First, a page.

The experience of negotiating a trade deal with the European Union alerted trade officials and civil society groups in the P14 countries of the need to be better prepared next time around. That time is now as the P14 have agreed to commence PACER Plus3 negotiations with Australia and New Zealand. Many in the Pacific have lobbied for a phased approach to PACER Plus negotiations to include space for national consultations. This paper presents an overview of how an informed and inclusive national dialogue can ensure wider appreciation of the different options for participation in PACER Plus discussions. As a first step it will be necessary for these options to be communicated in terms that do not alienate those not familiar with the overly cumbersome technical trade jargon, so that each country can better determine the direction they want to take the talks.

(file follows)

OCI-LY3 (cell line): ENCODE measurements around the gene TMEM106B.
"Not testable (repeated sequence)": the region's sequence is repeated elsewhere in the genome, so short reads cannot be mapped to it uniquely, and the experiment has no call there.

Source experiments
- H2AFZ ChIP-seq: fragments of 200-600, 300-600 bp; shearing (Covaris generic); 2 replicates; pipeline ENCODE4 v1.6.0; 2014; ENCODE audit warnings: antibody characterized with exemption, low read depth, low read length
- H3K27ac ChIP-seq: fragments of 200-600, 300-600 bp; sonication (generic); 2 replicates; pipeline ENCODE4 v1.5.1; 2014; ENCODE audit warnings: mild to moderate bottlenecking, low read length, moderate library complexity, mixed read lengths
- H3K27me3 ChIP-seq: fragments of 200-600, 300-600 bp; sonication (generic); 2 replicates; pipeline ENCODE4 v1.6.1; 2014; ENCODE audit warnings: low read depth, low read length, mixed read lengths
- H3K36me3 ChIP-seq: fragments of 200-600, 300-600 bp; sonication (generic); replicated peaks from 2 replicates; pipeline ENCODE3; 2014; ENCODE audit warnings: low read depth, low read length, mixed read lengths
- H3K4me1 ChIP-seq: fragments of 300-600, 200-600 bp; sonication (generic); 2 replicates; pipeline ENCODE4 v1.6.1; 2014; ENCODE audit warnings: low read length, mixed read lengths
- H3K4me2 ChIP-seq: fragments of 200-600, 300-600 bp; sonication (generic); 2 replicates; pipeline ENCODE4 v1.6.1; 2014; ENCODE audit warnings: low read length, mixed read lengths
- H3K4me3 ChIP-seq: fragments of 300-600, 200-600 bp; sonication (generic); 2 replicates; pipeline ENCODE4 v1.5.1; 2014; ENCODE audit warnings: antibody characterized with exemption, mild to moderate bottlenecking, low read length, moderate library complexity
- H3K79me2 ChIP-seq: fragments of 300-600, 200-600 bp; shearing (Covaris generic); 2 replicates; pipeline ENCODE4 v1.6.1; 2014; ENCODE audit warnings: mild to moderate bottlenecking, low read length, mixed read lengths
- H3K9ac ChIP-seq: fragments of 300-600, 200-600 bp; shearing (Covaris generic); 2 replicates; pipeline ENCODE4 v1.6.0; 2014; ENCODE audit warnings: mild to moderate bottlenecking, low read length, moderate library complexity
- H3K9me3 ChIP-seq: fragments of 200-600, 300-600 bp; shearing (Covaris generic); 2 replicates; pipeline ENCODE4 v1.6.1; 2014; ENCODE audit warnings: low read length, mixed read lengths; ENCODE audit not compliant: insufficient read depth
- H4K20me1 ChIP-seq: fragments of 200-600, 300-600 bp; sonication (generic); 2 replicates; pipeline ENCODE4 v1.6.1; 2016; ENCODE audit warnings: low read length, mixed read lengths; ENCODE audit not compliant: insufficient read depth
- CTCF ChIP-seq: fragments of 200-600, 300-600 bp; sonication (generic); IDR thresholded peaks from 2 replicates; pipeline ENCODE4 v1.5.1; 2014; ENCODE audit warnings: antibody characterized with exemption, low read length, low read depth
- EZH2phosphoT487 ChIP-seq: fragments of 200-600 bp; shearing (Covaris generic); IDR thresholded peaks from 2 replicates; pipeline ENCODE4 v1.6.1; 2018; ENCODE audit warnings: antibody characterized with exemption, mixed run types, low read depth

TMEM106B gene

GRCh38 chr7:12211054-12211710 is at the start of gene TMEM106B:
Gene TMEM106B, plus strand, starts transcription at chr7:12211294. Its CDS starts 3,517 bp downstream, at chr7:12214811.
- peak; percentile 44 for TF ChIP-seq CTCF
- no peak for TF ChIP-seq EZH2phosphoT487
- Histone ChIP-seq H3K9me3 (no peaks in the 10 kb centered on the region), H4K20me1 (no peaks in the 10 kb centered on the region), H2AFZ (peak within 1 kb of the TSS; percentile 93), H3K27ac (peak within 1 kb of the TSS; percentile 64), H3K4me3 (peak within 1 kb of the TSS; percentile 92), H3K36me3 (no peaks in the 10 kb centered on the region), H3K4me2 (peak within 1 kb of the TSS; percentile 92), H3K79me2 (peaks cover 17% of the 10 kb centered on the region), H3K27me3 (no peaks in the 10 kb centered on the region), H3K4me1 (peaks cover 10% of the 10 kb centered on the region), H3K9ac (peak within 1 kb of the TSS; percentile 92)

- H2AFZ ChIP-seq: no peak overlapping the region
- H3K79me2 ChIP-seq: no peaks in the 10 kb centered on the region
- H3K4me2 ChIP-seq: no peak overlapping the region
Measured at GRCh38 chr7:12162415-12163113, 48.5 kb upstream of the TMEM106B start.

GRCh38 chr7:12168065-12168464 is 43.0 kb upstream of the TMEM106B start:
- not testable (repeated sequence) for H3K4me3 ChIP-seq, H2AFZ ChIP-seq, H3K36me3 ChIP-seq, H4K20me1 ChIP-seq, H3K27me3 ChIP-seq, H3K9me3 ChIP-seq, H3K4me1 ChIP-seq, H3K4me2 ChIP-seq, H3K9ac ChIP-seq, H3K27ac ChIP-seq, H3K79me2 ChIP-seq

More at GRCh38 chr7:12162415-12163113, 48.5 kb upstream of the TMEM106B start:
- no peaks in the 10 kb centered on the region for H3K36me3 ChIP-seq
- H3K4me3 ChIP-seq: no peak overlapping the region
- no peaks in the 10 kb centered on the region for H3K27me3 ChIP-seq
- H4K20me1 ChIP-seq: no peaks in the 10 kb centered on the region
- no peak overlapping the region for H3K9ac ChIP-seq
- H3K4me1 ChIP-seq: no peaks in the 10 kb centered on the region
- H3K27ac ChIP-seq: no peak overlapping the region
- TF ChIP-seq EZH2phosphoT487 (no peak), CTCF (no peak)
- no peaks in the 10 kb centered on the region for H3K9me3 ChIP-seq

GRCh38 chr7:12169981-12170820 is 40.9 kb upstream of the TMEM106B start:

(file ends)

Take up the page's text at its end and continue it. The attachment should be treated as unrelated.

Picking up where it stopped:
Key messages resonating from PiPP’s latest discussion paper include:
- PACER Plus is more than just a free trade agreement or even an ‘extended’ trade agreement.
- National consultations will allow a fuller assessment of the opportunities and challenges under PACER Plus, but only if there is effective participation of all stakeholders.
- Effective participation requires access to useful information and a coherent framework to engage, mediate and negotiate different interests.
- Consultation is more than providing information and inviting comment. It also angers and alienates people if it is not genuine and inclusive.
- There is no point consulting if those consulting are not prepared to consider changing what they do in response to what is said.
- A well structured communications strategy is more than transmitting information; it is about using communication to generate new knowledge and consensus in order to facilitate change.
- A well managed national dialogue will both inform and be informed by ongoing research.
- Consultation is not about slowing the process; it is about better outcomes.